While at CES I always love using the 360 degree VR goggles and seeing the world in a whole new way. While you can use your mobile and sheets of cardboard to make them, it really ain’t the same. The CES demos are always impressive and have huge lines to experience the VR world through a purpose-made headset. The defacto VR standard is the now “not-a-start-up” Oculus brand. Started in 2012 and sold to perpetually privacy-stealing Facebook for 2.3 billion dollars. Forget the reviews you may see … here’s the truth.


As I got a good deal (I never use disingenuous “free, or on-loan items”) on the newest version of the Oculus headset, it seemed the time to try it in the wild, so to speak, rather than a one-off show model. The unboxing looked promising with a nice presentation after opening the box. It was all downhill after that. First, Facebook mandates you have an account with them to track EVERYTHING you do with it. Secondly, it’s mucho uncomfortable and heavy to the point that I got a headache from the figurately cinderblock weight pulling my head down/forward and the blurry images. There is zero adjustment for focus, which automatically guarantees bad viewing and eye strain. And blurry it is … it uses Fresnel lenses which mandate absolutely NO movement on your head to see anything in some fashion of focus. If the headband isn’t crushing your skull, it won’t stay where the lenses allow you to have a modicum of visual clarity. Ok, this isn’t quite what I expected.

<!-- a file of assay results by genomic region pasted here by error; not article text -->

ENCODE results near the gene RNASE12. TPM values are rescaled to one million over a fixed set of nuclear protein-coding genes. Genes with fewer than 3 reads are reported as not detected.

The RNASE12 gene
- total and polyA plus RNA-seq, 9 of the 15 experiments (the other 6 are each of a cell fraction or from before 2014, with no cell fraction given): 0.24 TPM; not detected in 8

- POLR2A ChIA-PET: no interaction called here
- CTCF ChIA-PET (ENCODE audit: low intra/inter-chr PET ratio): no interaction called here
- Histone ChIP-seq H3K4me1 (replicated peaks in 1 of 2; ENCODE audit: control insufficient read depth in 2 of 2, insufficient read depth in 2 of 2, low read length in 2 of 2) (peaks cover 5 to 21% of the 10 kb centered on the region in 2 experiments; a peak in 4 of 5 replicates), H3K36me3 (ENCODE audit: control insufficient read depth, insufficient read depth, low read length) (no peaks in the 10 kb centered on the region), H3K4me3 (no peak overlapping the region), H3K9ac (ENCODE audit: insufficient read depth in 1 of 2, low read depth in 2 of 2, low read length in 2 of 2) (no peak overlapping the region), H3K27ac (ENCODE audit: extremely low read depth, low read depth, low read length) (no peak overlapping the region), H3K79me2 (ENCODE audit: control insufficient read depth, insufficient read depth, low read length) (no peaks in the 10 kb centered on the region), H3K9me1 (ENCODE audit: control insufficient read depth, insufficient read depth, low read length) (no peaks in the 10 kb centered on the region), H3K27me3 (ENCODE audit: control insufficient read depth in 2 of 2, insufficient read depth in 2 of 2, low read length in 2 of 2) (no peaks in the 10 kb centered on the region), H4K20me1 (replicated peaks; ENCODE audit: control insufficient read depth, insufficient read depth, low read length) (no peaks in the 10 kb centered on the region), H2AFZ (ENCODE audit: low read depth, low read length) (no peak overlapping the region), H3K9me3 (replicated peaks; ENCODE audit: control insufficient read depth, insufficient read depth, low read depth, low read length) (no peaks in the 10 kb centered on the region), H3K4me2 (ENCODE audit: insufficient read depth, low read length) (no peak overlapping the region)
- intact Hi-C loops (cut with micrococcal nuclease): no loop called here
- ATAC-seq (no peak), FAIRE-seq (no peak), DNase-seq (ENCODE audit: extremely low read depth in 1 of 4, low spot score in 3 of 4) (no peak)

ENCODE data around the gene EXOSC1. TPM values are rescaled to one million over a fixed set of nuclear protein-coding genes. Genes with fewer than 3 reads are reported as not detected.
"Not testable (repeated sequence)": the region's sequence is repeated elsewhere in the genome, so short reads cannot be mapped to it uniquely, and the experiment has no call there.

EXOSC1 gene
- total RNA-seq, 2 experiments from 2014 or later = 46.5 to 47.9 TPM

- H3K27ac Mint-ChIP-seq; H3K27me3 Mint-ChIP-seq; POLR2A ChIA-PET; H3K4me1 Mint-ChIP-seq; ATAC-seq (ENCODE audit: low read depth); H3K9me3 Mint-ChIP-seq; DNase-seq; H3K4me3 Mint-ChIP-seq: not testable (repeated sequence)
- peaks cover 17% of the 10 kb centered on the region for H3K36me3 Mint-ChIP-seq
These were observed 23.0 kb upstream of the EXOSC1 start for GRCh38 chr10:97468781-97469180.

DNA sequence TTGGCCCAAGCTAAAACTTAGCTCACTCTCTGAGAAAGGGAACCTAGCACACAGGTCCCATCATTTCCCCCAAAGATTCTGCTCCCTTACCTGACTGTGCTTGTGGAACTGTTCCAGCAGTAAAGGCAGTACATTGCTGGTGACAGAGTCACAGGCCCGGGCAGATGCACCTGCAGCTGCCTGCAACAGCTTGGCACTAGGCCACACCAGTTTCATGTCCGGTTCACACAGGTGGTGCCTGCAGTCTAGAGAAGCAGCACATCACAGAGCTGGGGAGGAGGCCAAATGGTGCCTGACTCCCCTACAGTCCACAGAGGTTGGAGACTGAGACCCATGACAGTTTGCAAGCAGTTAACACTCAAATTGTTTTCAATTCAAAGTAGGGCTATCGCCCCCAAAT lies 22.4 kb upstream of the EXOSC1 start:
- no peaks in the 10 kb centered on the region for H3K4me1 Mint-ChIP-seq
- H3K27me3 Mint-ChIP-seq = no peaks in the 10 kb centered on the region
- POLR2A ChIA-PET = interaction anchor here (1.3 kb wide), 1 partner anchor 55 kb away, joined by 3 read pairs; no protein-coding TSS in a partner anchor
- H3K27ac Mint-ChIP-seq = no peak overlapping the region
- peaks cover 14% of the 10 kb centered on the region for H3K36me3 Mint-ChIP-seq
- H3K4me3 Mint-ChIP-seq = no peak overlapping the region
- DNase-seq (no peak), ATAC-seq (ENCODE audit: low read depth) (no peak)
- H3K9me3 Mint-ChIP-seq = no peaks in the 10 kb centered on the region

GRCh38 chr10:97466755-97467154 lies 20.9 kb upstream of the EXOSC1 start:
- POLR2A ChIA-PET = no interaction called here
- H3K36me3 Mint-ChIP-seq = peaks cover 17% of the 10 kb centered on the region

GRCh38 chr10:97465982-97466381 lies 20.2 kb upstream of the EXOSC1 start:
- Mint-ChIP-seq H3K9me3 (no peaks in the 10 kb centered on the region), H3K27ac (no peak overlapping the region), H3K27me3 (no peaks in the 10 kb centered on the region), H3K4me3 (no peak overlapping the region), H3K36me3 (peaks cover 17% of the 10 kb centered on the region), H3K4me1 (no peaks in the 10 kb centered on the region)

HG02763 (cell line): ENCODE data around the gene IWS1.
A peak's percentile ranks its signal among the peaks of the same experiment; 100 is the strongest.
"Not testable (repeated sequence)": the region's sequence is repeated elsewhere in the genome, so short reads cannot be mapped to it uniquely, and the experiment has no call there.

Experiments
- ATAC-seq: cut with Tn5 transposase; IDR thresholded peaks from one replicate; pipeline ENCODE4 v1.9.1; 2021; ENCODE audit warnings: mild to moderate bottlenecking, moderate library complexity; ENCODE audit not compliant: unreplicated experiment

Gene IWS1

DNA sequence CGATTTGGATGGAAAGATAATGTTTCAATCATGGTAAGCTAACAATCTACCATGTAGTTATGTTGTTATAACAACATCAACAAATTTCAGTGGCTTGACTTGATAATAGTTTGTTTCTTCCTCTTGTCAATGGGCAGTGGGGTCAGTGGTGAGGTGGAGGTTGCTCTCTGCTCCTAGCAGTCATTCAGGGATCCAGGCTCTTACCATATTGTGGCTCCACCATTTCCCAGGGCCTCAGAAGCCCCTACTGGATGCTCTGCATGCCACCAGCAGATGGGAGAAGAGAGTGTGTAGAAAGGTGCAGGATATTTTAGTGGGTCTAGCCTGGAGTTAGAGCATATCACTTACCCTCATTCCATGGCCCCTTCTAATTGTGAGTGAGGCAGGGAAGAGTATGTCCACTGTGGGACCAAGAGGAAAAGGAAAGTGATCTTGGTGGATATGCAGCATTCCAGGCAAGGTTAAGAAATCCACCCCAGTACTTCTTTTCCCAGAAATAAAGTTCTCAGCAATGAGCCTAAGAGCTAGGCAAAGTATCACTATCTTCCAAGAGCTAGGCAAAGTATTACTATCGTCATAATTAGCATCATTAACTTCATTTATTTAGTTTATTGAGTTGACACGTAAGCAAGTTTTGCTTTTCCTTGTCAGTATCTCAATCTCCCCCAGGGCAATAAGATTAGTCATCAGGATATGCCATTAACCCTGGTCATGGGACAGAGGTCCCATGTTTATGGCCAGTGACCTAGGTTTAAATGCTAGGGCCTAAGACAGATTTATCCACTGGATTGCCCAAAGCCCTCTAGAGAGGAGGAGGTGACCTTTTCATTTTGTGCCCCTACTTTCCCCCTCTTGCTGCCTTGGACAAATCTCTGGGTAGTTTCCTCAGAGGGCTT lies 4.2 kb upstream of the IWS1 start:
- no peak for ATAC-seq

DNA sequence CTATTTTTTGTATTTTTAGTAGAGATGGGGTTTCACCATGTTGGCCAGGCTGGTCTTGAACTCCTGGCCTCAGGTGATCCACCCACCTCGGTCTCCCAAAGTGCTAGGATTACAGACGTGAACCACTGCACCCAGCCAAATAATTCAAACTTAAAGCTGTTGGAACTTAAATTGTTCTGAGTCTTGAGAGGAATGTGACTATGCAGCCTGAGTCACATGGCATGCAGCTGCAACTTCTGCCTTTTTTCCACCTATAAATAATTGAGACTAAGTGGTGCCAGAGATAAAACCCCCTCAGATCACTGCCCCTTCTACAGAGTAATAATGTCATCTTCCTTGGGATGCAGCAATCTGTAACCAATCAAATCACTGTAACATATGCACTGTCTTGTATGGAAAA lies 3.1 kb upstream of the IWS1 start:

The Advils had better be close after thirty minutes of squinting and straining … I couldn’t find a single free viewing source that wasn’t blurred to the point of pain. Many times I couldn’t tell what was going on in the video except for the sound. Additionally, there are times where what you are trying to watch is behind you and there’s no way to pivot it around to where it’s comfortable for you watch despite using the controls that say it will. If you wear glasses, it gets worse … I felt like my face was in a heated vice with a huge weight pulling down on my neck muscles.

There are so many flaws: weight, heat, poor controls, blurry images, information-stealing, high purchase price. It just get worse after you realize that essentially Facebook has turned a potential life-experience sharing device into a crappy gaming machine. There are almost a total dearth of experiences beyond stupidly expense and boring games. After a very considerable period of time I found a Mount Everest and Florence video. The one from Italy showed in glaring detail the absolute failure of its promise. Having been there so many times that I’ve lost count, watching the walking tour and using my memory to fill in the blurred images, I was transported to my seat on a balcony overlooking the entrance to the Cathedral of Santa Maria del Fiore and watching the crowds … Zuckerberg unsurprisingly managed to turn something potentially truly amazing, into a unmitigated mess.

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